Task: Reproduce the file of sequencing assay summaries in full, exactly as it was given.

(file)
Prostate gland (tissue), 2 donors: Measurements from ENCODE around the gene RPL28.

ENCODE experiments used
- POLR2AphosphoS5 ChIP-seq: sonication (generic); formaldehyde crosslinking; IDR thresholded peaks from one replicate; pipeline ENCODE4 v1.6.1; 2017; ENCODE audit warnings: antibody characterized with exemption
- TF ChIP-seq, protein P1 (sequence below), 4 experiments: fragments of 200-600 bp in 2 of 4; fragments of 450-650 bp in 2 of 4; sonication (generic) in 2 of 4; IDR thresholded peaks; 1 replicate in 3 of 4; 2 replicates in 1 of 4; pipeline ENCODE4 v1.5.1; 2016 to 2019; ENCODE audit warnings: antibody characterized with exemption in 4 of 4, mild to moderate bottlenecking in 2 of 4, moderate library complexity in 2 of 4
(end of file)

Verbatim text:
Prostate gland (tissue), 2 donors: Measurements from ENCODE around the gene RPL28.

ENCODE experiments used
- POLR2AphosphoS5 ChIP-seq: sonication (generic); formaldehyde crosslinking; IDR thresholded peaks from one replicate; pipeline ENCODE4 v1.6.1; 2017; ENCODE audit warnings: antibody characterized with exemption
- TF ChIP-seq, protein P1 (sequence below), 4 experiments: fragments of 200-600 bp in 2 of 4; fragments of 450-650 bp in 2 of 4; sonication (generic) in 2 of 4; IDR thresholded peaks; 1 replicate in 3 of 4; 2 replicates in 1 of 4; pipeline ENCODE4 v1.5.1; 2016 to 2019; ENCODE audit warnings: antibody characterized with exemption in 4 of 4, mild to moderate bottlenecking in 2 of 4, moderate library complexity in 2 of 4